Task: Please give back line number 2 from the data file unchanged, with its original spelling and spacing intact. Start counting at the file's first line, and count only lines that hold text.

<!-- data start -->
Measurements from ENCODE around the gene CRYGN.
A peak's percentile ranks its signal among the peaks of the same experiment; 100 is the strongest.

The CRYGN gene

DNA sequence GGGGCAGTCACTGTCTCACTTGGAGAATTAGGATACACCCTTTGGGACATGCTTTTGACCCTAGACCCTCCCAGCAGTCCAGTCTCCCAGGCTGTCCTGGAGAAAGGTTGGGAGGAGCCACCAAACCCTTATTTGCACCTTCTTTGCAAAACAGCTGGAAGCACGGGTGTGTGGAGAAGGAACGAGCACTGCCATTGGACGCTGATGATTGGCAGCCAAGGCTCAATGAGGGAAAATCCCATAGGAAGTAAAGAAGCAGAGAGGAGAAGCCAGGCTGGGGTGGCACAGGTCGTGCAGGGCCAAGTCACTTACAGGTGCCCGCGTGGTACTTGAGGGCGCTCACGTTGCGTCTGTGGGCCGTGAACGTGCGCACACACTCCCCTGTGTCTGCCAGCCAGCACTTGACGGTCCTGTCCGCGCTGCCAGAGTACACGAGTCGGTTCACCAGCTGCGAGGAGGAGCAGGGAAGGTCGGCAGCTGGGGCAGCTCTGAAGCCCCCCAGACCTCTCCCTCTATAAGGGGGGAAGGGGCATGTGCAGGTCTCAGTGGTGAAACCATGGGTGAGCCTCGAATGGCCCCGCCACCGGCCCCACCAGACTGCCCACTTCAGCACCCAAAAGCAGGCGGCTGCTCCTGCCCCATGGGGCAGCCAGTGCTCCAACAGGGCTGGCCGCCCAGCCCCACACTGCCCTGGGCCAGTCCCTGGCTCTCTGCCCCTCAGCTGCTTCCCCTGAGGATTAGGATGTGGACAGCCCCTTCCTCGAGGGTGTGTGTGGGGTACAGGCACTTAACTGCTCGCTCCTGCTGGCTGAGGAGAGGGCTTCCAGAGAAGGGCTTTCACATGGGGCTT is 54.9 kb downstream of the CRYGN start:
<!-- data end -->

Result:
A peak's percentile ranks its signal among the peaks of the same experiment; 100 is the strongest.